Today, we would like to tell you about our recent efforts aimed at making ReSharper faster. We’ll explore the four crucial performance improvements we’ve made in the 2018.3 release cycle:
- Refactoring the loading of assemblies
- Keyword completion
- Code completion in general
- Asynchronous value tracking
Let’s have a look!
Refactoring the loading of assemblies
Previously, ReSharper loaded all referenced assemblies for a solution regardless of whether they were direct or transitive. For example, for the RavenDB solution, the total number of assemblies loaded was about 1,100.
In the 2018.3 release cycle, we’ve refactored the loading assemblies stage so that it does not load all of the transitive closures of referenced assemblies. This means that at startup, we only load the directly referenced assemblies. If any transitive assemblies are needed later, ReSharper loads those as appropriate. Speaking about the same example, the RavenDB solution, the total number of assemblies loaded has dropped to 660.
As a result, the solution loading time is shorter and the total memory footprint is lower as well.
This change I’m going to talk about has a little visible effect, but it was really important for us to implement in order to improve your code completion experience in C# files.
A bit of history to begin with. Many years ago, in one of the first ReSharper versions we implemented the code completion suggestion of C# language keywords. A few suboptimal design decisions back then led us to an implementation involving runtime exceptions in ReSharper code.
To put it simply, to identify the list of keywords available in a particular context of user code, we triggered the parsing of the current code snippet with various keywords appended… multiple times. The parser would sometimes throw runtime exceptions (the usual way to implement parser error recovery) when it encounters an unfinished or broken piece of code. In such code snippets, this happened a lot. As a result, every single code completion invocation in C# code resulted in a small number of CLR exceptions being thrown/catched, producing some noticeable amount of CPU time spent on CLR exception handling (which is not fast at all).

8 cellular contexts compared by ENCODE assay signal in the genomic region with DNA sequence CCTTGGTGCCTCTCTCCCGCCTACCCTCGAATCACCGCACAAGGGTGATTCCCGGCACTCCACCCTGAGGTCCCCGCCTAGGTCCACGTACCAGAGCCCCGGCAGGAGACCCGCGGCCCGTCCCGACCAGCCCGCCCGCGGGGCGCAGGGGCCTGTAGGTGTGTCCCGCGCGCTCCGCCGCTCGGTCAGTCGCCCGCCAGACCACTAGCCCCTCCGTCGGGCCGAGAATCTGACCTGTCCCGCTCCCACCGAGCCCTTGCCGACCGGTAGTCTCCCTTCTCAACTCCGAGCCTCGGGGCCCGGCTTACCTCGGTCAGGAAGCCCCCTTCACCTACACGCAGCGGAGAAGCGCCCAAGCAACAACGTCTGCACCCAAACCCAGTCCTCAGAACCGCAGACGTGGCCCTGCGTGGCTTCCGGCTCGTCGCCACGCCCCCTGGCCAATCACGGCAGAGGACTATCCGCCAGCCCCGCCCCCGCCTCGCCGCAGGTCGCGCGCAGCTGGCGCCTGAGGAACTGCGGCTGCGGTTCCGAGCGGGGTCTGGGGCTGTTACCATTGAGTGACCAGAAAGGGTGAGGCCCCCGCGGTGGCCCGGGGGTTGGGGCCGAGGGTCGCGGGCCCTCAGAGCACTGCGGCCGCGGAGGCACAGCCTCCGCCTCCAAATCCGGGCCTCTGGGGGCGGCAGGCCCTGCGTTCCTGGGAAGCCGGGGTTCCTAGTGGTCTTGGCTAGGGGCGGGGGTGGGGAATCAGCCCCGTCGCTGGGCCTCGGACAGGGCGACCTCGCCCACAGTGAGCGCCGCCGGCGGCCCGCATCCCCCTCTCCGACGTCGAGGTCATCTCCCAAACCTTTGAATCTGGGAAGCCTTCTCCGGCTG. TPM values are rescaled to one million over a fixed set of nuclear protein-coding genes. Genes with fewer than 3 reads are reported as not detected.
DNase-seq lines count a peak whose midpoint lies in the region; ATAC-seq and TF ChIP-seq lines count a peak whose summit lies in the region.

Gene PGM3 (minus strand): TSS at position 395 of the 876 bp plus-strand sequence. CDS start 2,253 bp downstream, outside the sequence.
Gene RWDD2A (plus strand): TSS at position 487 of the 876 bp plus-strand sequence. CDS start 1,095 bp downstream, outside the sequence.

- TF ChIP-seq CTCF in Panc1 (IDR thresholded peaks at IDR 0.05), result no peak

In ReSharper 2018.3, we’ve reworked the C# keyword completion from scratch. Now it is done in a new way, with no additional parsing involved or runtime exceptions being thrown. We now analyze and infer the set of available keywords directly from the source code that’s currently visible in the editor. This eliminates the need to change anything in the sandbox and re-parse it to build multiple versions of syntax trees to analyze.
The latency savings are difficult to measure exactly (as CPU time for throwing runtime exceptions fluctuates a lot), but generally we’ve observed a 10-20 ms reduction in total computation time, which should hopefully lead to a more pleasant code completion experience. Expect more improvements in future updates!
Code completion in general
In ReSharper, there are a lot of providers that populate the IntelliSense popup with completion items. In some cases, the total exceeds 1 million.
Before the 2018.3 release, we sorted the whole list of items (alphabetically or by relevance, depending on how it’s set in the Options). So, a million items would take quite some time to sort before they were displayed in the code completion list.
Now, we no longer sort the list with ALL the items. Since all providers have a priority, we take only those with the highest priorities to populate the list to be sorted. Most of the time, there are fewer than 1000 items. As a result, sorting is performed much faster than before.
Asynchronous Value Tracking
Before the actual release, if you ran the Value Tracking action, it would block the UI thread and show you a modal progress dialog, while it processed the data and gathered the result. This would force you to wait until the process was completed before you could continue working on your project.
Since 2018.3, Value Tracking gathers results asynchronously, in the background. The modal dialogs are no more, and the UI thread is no longer locked. You can continue working with the project while Value Tracking collects its results.
This does not mean that the four improvements I’ve outlined above are all we’ve done to improve performance in ReSharper 2018.3. The other performance-related requests can be found on YouTrack.
Make sure to also check out the Performance guide for Visual Studio (ReSharper 2017.3+) and our KB article, Speeding up ReSharper (and Visual Studio), if you are experiencing performance issues. If you have a specific performance issue you can reproduce, we would greatly appreciate it if you could collect a performance snapshot and send it over.